There are a few languages I am paying particular attention to these days.
The first is Scheme; that's the language I'm using for my Sudoku experiments.
The second is Lua. Lua is a light language that includes a byte code compiler and interpreter. It is designed to have a small implementation footprint and to interface well with C. It has lightweight threads. Lua's home is at http://lua.org.
The third is Io. Io has a syntax that looks a bit weird, unless you're familiar with Smalltalk. I've never used Smalltalk, but I have used NewtonScript. The prototype-based inheritance scheme used in Io reminds me of NewtonScript's inheritance, although Io does not support dual inheritance chains. It may not be quite portable enough to move over to an arbitrary platform, but I won't know for sure until I try. Io's home is at http://iolanguage.com.
And then there is Ruby. Ruby is not quite so lightweight, but it is designed to be embeddable; it would not be my first choice, though, because it does not have a well-tested compiler or byte code runtime. It has too little regularity in its syntax (otherwise known as "too much syntax"), and uses sigils, which I don't like except as convention, as in Dylan, but as far as I'm concerned for usability it beats Perl hands-down. I prefer it to Python for no particularly good reasons other than Python's use of whitespace, which is a relatively trivial feature, and Guido's apparent hostility towards fully usable lexical closures. Ruby's home is at http://ruby-lang.org.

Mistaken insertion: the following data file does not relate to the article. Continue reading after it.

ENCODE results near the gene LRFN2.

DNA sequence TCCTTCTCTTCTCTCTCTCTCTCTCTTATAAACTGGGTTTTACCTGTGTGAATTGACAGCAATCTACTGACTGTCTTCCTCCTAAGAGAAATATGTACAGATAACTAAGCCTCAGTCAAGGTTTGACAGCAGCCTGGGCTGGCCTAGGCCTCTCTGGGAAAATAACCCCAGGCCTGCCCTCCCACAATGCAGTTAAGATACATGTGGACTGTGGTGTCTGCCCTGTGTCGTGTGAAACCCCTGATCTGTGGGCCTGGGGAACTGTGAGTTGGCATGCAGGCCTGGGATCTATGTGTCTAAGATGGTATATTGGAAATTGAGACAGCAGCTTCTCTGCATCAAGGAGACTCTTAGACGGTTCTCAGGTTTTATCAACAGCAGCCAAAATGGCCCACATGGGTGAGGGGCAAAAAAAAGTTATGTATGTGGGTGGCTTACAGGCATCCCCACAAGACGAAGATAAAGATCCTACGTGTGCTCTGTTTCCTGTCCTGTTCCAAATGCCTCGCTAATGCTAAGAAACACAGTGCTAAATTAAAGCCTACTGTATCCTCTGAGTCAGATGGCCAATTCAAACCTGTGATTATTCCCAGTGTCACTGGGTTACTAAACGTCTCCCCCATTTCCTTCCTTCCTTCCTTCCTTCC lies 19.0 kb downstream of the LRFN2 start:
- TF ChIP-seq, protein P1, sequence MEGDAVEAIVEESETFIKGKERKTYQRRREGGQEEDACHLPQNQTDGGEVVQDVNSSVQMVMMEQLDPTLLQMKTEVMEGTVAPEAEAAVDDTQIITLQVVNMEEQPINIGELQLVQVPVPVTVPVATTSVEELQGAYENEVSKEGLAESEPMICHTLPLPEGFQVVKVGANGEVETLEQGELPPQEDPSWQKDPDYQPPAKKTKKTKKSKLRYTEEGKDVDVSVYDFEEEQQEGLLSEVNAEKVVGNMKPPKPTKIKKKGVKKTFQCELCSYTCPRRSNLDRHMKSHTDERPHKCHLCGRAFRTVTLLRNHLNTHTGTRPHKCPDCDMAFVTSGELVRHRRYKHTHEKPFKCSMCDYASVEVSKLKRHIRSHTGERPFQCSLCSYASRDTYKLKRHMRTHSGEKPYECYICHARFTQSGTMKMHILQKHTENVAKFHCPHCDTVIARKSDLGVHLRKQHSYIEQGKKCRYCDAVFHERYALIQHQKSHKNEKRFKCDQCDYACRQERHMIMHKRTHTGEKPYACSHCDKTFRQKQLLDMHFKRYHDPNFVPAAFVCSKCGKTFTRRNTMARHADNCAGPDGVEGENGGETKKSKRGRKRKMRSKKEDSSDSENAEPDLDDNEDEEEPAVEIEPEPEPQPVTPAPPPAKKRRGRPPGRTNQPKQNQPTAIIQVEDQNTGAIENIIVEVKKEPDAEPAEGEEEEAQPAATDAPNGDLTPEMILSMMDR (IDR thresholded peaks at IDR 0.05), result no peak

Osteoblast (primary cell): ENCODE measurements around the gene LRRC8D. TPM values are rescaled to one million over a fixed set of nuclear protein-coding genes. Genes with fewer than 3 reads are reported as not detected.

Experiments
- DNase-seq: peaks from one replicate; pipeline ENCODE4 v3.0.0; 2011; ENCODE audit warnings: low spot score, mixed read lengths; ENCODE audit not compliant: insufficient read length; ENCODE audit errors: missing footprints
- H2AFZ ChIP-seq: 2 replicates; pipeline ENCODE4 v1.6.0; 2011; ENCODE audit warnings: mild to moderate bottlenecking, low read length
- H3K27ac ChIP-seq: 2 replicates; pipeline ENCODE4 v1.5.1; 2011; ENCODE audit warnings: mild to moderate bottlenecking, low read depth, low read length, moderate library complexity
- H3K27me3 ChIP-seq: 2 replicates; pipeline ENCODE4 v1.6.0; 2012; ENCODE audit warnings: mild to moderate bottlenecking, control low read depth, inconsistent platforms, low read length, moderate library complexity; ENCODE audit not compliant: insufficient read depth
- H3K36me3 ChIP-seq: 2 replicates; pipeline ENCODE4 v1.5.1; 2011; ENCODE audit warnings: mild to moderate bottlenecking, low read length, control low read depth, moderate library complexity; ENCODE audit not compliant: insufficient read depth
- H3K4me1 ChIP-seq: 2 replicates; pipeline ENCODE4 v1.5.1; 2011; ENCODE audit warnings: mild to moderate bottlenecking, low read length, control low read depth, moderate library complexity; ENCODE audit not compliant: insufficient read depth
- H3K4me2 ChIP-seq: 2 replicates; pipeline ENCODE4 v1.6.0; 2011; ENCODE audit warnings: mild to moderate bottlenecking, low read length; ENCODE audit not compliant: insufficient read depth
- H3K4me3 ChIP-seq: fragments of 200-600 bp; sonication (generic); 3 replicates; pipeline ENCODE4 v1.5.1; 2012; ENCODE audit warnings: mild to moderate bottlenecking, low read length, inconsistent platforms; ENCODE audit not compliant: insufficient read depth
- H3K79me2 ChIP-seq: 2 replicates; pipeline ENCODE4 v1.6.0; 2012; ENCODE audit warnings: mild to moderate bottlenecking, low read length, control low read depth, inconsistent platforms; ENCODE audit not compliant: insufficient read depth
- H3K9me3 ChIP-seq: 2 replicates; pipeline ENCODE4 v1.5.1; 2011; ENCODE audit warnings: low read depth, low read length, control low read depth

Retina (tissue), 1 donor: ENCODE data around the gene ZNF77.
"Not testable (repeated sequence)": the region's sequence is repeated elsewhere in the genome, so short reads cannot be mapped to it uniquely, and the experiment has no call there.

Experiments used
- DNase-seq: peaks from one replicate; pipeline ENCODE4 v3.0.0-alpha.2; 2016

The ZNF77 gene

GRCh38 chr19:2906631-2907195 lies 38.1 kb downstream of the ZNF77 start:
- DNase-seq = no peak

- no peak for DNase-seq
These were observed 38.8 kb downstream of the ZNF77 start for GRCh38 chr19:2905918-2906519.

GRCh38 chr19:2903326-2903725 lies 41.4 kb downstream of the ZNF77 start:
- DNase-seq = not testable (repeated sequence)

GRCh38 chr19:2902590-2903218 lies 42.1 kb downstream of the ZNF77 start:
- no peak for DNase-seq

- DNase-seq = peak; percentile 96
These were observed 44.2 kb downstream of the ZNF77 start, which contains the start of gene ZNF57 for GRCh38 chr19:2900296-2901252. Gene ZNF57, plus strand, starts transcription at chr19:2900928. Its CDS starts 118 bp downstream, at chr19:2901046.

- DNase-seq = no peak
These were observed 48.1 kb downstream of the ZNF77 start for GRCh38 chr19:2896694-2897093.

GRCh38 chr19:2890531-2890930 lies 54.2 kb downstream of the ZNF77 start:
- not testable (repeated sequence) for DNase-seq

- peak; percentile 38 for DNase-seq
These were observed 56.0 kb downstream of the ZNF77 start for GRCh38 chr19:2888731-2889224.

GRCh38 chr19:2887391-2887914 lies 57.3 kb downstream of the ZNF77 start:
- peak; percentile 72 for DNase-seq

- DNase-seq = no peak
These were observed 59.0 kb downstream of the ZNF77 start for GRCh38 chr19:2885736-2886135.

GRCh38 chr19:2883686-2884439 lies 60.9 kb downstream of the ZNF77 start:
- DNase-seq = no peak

Ruby's support for higher-order functions has the side effect of making it serve as an acceptable dialect of Lisp, even without an exact equivalent of Lisp macros. I was able to bring up my basic Sudoku code in just a couple of hours using Ruby. Ruby is great for rapid prototyping and the standard libraries "feel" just the right size. There's some lessons here to inform future generations of Lisp, if the Lisp community is willing to listen to them.
There are some Forth-inspired languages that are also interesting; I am a fan of Forth, and consider it to be the "other" programmable programming language. Joy (http://www.latrobe.edu.au/philosophy/phimvt/joy.html) is a sort of functional variant on Forth.